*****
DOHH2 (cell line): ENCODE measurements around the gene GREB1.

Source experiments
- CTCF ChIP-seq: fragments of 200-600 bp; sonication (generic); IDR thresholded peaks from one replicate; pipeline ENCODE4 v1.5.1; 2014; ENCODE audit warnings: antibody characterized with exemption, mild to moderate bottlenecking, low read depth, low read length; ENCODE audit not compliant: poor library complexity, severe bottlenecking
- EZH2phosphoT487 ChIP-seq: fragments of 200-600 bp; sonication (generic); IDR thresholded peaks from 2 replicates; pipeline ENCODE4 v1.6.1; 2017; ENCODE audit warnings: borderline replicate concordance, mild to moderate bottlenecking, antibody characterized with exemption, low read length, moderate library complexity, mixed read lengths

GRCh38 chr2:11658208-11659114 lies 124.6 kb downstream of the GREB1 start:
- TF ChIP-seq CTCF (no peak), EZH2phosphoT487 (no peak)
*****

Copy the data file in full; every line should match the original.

DOHH2 (cell line): ENCODE measurements around the gene GREB1.

Source experiments
- CTCF ChIP-seq: fragments of 200-600 bp; sonication (generic); IDR thresholded peaks from one replicate; pipeline ENCODE4 v1.5.1; 2014; ENCODE audit warnings: antibody characterized with exemption, mild to moderate bottlenecking, low read depth, low read length; ENCODE audit not compliant: poor library complexity, severe bottlenecking
- EZH2phosphoT487 ChIP-seq: fragments of 200-600 bp; sonication (generic); IDR thresholded peaks from 2 replicates; pipeline ENCODE4 v1.6.1; 2017; ENCODE audit warnings: borderline replicate concordance, mild to moderate bottlenecking, antibody characterized with exemption, low read length, moderate library complexity, mixed read lengths

GRCh38 chr2:11658208-11659114 lies 124.6 kb downstream of the GREB1 start:
- TF ChIP-seq CTCF (no peak), EZH2phosphoT487 (no peak)